UN pleads with Nepal Maoists to release child soldiers from camps

RTT | Aug 26, 2008

(RTTNews) –   The United Nations on Tuesday urged Nepal’s Maoists to release some 3,000 of its under-aged fighters, who were recruited during their decade-long campaign against the monarchy, from its ranks.

Radhika Coomaraswamy, special representative of the United Nations Secretary-General for Children and Armed Conflict, appealed to the Maoist-led government of Nepal to release the under-aged fighters, who are currently housed along with other fighters in U.N. monitored camps in Nepal. He said that UN agencies should be provided access to the child soldiers to ensure their “recovery and reintegration”.

However, the Maoists say that they cannot abandon the children as they fought along side the other fighters in the group’s fight against the country’s monarchy. The Maoists want the Nepalese army to absorb all of its fighters, but the army has been reluctant to recruit them as they are politically indoctrinated.

Illegal Immigrants Returning to Mexico in Record Numbers

Reports are already out in Mexico that the large number of illegal immigrants returning home could drive down wages and put pressure on social services — the same concerns many Americans have with illegals living and working in the U.S.

Fox News | Aug 22, 2008

By Kris Gutierrez

DALLAS —  Illegal immigrants are returning home to Mexico in numbers not seen for decades — and the Mexican government may have to deal with a crush on its social services and lower wages once the immigrants arrive.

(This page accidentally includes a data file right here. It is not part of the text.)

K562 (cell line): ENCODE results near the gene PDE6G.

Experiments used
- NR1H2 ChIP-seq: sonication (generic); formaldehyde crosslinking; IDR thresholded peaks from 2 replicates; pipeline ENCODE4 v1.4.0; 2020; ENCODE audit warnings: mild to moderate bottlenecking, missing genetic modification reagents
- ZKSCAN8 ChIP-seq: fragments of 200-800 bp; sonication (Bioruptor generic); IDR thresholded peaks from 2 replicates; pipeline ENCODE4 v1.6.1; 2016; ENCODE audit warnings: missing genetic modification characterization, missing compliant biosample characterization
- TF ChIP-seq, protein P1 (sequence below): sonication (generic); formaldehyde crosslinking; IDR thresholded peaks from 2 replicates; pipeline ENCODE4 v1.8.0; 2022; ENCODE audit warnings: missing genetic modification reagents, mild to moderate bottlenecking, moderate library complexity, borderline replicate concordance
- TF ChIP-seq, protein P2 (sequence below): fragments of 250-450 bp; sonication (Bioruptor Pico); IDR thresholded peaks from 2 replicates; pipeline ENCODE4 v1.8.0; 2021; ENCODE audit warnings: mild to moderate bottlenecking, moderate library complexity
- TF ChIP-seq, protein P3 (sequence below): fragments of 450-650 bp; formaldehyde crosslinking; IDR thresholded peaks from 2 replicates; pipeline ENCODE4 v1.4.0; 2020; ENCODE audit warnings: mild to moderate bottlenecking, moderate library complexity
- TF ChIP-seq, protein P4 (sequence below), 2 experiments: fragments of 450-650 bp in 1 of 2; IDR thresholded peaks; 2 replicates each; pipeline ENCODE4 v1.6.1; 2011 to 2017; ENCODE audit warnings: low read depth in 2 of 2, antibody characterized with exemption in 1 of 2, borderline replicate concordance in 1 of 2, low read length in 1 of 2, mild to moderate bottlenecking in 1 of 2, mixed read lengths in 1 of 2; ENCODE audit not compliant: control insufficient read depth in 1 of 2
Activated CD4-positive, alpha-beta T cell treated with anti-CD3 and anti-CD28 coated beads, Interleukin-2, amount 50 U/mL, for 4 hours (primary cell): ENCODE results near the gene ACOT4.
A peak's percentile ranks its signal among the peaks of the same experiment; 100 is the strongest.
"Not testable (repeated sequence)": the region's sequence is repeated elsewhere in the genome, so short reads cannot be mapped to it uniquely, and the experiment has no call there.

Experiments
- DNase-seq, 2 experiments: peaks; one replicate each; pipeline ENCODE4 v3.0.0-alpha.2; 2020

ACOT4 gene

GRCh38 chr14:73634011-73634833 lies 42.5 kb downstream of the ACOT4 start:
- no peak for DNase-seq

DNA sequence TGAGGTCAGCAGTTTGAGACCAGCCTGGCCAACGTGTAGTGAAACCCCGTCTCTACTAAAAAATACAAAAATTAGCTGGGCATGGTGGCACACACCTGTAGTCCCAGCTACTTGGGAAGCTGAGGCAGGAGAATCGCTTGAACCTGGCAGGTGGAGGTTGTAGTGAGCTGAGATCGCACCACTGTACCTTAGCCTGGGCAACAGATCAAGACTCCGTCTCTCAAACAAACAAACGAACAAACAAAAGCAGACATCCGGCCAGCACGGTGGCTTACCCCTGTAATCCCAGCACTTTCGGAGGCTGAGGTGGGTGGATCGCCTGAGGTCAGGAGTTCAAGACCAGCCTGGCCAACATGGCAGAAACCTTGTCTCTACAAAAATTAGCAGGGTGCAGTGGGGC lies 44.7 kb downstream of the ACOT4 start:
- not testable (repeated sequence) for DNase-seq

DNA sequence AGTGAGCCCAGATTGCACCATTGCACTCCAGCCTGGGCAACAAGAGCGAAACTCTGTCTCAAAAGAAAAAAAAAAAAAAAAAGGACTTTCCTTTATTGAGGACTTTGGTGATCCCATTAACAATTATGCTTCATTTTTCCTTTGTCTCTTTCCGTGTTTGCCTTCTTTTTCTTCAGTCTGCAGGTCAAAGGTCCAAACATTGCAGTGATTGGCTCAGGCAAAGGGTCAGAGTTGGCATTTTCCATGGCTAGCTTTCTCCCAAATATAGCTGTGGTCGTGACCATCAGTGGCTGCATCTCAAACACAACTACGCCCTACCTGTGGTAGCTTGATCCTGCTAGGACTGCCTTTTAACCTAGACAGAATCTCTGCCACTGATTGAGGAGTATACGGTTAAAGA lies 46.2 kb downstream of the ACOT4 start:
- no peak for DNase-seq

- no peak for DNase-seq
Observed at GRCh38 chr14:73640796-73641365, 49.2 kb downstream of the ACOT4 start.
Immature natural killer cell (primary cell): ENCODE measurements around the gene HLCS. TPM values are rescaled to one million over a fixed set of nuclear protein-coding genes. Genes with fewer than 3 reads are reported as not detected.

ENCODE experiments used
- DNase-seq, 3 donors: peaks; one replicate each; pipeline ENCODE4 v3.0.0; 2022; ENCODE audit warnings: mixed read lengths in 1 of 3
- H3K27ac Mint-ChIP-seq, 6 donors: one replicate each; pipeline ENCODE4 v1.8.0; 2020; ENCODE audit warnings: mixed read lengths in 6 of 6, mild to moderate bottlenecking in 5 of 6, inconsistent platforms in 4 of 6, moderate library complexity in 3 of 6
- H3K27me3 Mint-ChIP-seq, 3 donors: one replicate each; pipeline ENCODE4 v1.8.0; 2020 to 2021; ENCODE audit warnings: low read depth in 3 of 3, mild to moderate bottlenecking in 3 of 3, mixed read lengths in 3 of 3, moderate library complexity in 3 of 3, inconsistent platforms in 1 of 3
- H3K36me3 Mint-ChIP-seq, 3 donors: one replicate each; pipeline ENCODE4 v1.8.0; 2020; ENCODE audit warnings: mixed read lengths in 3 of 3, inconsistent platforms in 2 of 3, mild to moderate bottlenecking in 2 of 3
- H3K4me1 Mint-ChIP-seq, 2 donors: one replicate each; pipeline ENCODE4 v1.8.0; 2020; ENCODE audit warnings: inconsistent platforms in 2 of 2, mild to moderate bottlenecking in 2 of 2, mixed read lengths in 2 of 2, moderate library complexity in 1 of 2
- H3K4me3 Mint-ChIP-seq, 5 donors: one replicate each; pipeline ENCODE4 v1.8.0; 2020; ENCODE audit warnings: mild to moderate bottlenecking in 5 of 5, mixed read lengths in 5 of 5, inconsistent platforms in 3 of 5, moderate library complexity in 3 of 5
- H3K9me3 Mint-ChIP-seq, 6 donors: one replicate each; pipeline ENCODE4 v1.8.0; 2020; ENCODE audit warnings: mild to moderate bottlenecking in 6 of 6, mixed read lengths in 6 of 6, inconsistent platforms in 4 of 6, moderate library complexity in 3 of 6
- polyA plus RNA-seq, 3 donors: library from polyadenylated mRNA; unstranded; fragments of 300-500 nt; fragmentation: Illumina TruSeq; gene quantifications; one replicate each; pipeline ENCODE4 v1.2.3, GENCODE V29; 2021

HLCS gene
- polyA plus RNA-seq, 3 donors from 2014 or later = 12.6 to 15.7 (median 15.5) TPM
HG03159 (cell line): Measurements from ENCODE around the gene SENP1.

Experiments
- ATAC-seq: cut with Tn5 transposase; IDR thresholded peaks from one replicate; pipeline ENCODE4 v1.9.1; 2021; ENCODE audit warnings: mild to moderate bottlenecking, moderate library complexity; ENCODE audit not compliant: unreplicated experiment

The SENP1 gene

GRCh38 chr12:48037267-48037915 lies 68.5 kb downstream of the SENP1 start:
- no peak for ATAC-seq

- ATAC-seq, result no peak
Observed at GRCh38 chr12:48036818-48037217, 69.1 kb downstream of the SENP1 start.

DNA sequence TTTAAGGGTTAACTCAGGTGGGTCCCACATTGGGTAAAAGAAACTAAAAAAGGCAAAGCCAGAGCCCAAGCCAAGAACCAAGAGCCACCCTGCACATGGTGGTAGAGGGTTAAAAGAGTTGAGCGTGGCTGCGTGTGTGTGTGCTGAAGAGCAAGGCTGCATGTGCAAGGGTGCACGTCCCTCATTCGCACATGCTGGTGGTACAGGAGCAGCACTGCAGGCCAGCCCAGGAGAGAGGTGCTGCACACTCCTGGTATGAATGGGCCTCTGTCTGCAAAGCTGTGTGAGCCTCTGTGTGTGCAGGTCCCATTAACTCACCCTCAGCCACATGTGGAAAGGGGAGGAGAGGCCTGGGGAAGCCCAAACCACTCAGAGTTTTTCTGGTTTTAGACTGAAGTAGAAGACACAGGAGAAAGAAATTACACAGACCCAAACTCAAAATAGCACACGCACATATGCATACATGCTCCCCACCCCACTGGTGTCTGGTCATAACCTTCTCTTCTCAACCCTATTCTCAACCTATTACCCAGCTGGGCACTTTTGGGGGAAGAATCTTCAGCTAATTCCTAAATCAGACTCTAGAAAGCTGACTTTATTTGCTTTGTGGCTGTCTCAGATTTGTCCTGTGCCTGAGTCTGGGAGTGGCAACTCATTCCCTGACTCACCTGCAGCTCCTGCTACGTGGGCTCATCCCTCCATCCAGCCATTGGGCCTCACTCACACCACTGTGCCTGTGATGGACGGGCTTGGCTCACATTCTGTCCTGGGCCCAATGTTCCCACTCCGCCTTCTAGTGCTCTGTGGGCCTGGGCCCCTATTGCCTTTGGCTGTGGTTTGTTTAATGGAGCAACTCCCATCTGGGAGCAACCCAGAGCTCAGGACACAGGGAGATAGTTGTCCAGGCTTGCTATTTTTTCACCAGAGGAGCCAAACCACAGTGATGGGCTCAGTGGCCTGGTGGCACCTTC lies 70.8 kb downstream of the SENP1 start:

The Mexican Consulate’s office in Dallas is seeing increasing numbers of Mexican nationals requesting paperwork to go home for good, especially parents who want to know what documentation they’ll need to enroll their children in Mexican schools.

“Those numbers have increased percentage-wise tremendously,” said Enrique Hubbard, the Mexican consul general in Dallas. “In fact, it’s almost 100 percent more this year than it was the previous two years.”

The illegal immigrant population in the U.S. has dropped 11 percent since August of last year, according to the Center for Immigration Studies. Its research shows 1.3 million illegal immigrants have returned to their home countries.

Some say illegal immigrants are leaving because a soft economy has led to fewer jobs, causing many laborers to seek work elsewhere.

Others argue that a tough stance on immigration through law enforcement has spread fear throughout the illegal population.

“There’s no question there’s a variety of suggestions that people are in fact returning,” said Mark Krikorian, executive director of the Center for Immigration Studies. “Remittances, which is the money immigrants send home to Mexico, have gone down dramatically over the past year. Again, probably part the economy, but also part enforcement, leading to fewer people being here.”

Advocates for immigrants are disturbed by the trend. Albert Ruiz, an organizer for the League of United Latin American Citizens, agrees that more undocumented immigrants are going home — but says families are being torn apart in the process.

If a father is deported, Ruiz says, his family members in America are forced either to fend for themselves or follow him to a country where they’ve never even lived.